Business

July 3, 2014

Northrop Grumman receives $3.6 billion multiyear contract for 25 E-2D Advanced Hawkeye aircraft

Northrop Grumman’s E-2D Advanced Hawkeye program has been awarded a $3.6 billion multiyear contract to deliver 25 new E-2D Advanced Hawkeyes to the U.S. Navy. The E-2D Advanced Hawkeye provides unprecedented, 360-degree surveillance to the warfighter, and every aircraft has been delivered on schedule and on budget, since the first E-2D Advanced Hawkeye delivery in 2007.

The U.S. Navy has awarded Northrop Grumman a $3.6 billion fixed price, incentive fee multiyear contract to deliver 25 new E-2D Advanced Hawkeye aircraft, bringing the total number of aircraft on contract to 50.

Developed and produced by Northrop Grumman, the E-2D Advanced Hawkeye is the world’s only aircraft specifically designed as a carrier-based airborne early warning and control (AEW&C) system. With its structurally distinctive design – a rotating rotodome and four vertical stabilizer tail configuration – the E-2D Advanced Hawkeye provides unprecedented, 360-degree surveillance to the warfighter.

“The E-2D Advanced Hawkeye is the Navy’s primary airborne early warning and battle management command and control platform,” said Navy Capt. John S. Lemmon, program manager, E-2/C-2 Airborne Tactical Data System Program Office (PMA-231). “I’m confident that as the E-2D Advanced Hawkeye attains initial operational capability later this year, the E-2D will continue to be ready, relevant and capable for decades to come and continue serving the Navy Carrier Strike Group with distinction.”

As the only DOD designed, tested and in-production AEW&C platform, the E-2D Advanced Hawkeye has undergone a significant transformation from previous E-2 models, resulting in revolutionary capabilities. This includes the new, more powerful AN/APY-9 radar system, exclusive to the E-2D Advanced Hawkeye, which represents a two-generational leap in radar technology and allows the warfighter to “see” a greater number of targets at much greater distances – as well as new avionics and a glass cockpit.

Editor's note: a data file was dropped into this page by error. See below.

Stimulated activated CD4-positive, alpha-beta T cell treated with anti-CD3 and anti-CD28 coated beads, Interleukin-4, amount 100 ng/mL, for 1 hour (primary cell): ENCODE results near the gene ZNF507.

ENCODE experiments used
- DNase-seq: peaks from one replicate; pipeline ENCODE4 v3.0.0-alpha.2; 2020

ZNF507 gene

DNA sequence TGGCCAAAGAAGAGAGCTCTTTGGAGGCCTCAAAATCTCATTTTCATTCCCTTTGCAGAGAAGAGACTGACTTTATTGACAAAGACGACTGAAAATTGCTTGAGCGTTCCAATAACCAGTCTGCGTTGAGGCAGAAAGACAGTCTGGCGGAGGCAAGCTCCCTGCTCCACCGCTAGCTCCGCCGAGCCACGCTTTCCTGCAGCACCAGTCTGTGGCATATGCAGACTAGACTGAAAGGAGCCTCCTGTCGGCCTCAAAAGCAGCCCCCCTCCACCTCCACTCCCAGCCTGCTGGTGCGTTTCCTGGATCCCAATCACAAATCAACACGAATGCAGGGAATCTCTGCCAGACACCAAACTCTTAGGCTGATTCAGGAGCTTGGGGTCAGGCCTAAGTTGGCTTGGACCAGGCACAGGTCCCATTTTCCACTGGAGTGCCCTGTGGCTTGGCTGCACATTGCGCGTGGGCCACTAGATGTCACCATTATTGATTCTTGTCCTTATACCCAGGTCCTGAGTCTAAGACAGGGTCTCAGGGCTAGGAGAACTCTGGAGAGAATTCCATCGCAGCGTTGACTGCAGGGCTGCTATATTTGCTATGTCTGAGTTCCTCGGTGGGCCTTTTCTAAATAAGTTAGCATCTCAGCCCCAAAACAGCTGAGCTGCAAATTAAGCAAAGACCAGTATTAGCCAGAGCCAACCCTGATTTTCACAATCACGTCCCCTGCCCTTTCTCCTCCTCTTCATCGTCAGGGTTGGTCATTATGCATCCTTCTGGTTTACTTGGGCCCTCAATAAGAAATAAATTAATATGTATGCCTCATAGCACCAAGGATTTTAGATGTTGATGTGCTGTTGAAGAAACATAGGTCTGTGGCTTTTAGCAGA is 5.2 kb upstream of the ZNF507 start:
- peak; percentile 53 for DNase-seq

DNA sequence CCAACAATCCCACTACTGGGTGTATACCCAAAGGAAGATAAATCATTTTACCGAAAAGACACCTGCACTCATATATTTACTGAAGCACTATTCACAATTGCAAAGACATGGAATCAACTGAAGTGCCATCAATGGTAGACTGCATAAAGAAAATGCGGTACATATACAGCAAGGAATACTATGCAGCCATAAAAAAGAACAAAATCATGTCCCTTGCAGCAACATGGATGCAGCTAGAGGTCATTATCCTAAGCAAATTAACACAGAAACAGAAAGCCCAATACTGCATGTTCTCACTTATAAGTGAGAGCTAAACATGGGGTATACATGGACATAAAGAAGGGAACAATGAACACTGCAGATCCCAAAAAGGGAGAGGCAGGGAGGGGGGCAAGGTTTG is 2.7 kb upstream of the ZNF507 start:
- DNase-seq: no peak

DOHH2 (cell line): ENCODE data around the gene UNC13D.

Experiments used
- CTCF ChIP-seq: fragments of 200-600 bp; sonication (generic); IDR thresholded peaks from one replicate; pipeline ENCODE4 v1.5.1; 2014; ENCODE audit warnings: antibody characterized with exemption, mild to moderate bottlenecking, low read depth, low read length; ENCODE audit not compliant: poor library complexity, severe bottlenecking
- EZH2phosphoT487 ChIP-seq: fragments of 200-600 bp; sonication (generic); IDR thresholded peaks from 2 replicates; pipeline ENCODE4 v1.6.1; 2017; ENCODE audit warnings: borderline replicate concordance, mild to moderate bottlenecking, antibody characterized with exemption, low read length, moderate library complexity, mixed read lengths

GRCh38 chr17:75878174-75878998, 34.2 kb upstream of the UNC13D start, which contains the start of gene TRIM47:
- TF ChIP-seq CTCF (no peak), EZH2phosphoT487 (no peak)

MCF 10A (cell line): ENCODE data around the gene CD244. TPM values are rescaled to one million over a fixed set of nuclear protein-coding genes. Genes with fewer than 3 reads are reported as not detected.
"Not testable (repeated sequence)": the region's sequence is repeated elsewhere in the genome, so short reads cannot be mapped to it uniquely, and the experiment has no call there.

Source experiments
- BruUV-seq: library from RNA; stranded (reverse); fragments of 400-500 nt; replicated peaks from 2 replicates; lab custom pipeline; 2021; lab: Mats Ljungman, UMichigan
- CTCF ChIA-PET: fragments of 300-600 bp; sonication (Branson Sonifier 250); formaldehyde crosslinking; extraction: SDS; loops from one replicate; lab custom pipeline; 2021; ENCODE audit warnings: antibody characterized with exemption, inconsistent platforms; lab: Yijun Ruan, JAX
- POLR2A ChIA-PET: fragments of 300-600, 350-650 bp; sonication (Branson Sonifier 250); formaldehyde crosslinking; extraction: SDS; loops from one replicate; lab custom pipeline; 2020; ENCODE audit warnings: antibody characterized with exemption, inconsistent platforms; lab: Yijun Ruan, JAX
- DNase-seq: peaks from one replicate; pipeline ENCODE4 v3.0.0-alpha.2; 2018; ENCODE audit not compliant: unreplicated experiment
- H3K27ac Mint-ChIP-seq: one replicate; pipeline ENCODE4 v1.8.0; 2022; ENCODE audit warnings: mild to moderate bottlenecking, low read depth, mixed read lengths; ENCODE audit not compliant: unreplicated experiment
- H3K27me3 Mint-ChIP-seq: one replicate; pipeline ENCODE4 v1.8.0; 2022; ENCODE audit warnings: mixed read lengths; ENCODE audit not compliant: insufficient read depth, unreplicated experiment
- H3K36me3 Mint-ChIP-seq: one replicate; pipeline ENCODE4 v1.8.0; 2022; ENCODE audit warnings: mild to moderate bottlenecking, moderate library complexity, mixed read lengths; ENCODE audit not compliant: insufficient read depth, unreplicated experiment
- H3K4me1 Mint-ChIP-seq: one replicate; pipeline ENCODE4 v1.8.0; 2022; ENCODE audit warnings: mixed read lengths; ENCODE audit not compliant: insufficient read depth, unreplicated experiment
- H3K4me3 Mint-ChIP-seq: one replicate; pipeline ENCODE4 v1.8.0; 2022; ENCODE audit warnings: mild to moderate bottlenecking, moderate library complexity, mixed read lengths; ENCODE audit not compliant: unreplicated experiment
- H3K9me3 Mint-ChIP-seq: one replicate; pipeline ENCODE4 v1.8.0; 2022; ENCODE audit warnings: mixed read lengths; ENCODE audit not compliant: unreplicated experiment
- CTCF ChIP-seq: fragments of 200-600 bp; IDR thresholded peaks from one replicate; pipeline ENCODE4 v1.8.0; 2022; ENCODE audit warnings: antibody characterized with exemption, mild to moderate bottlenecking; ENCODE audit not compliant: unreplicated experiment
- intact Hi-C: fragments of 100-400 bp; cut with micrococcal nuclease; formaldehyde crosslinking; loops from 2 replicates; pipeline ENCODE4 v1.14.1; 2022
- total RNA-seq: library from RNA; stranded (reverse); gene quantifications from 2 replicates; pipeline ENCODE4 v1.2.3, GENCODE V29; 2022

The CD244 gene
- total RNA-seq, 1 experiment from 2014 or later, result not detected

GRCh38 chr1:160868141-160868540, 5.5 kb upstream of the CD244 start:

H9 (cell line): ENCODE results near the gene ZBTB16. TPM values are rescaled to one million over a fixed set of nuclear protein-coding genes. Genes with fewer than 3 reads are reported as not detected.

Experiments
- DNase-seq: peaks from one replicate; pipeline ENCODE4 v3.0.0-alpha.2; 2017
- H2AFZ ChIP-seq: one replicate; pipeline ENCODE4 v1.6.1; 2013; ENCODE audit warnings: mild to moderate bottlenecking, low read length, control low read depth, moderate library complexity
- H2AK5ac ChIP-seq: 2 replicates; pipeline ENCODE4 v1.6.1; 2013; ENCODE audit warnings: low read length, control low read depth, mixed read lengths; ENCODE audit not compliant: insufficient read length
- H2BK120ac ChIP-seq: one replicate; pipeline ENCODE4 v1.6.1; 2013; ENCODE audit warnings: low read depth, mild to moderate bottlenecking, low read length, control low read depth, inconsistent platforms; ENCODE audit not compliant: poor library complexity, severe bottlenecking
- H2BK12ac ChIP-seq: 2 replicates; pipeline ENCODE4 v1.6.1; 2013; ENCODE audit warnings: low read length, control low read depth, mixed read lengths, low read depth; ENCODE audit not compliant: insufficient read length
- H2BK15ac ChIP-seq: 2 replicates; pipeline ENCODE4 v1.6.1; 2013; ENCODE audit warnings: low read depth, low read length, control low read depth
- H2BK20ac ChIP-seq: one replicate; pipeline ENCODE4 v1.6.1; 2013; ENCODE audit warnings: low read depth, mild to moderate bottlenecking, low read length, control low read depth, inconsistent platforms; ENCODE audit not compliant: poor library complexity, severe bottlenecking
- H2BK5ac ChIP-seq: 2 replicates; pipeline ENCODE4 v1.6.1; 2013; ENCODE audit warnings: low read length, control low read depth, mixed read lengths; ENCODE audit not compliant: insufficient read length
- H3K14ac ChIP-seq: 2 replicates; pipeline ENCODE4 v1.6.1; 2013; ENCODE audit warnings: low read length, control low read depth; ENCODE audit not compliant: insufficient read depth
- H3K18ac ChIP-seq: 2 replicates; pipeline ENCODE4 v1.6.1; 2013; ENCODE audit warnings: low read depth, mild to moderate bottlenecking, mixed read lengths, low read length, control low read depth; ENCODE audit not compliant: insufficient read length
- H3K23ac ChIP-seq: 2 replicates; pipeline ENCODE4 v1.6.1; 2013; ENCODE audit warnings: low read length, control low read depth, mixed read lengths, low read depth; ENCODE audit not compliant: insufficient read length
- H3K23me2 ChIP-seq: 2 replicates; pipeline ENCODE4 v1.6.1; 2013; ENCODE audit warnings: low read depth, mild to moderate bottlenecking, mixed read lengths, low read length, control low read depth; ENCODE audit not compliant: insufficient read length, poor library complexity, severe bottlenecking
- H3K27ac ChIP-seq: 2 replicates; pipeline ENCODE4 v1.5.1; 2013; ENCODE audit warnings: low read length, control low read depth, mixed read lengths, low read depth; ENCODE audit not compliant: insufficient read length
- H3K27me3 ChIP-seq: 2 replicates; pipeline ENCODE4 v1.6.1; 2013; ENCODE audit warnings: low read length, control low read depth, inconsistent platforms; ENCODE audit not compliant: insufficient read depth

“A multiyear procurement of these additional E-2Ds will take advantage of efficient, stable production lines at both Northrop Grumman and our suppliers, and will generate significant cost savings for taxpayers and the Navy,” said Bart LaGrone, vice president, E-2/C-2 Programs, Northrop Grumman Aerospace Systems. “It’s a win-win – our warfighters will get the advanced AEW&C technology that the E-2D Advanced Hawkeye brings, at a lower cost for taxpayers.”

The Northrop Grumman-led supplier team – “Team Hawkeye” – brings together the best in industry, ensuring the continued success of the Advanced Hawkeye program. Lockheed Martin Naval Electronics and Surveillance Systems, Syracuse, New York, serves as the principal AN/APY-9 radar system supplier and is teamed with Northrop Grumman Electronic Systems, Baltimore, and Raytheon’s Space and Airborne Systems, El Segundo, California. Rolls-Royce (Indianapolis, IN) provides the T-56-A engines while BAE Systems, Greenlawn, New York, is responsible for the identification friend or foe system and L-3 Communications Randtron Antenna Systems, Menlo Park, California, developed the ultra-high frequency electronically scanned array antenna.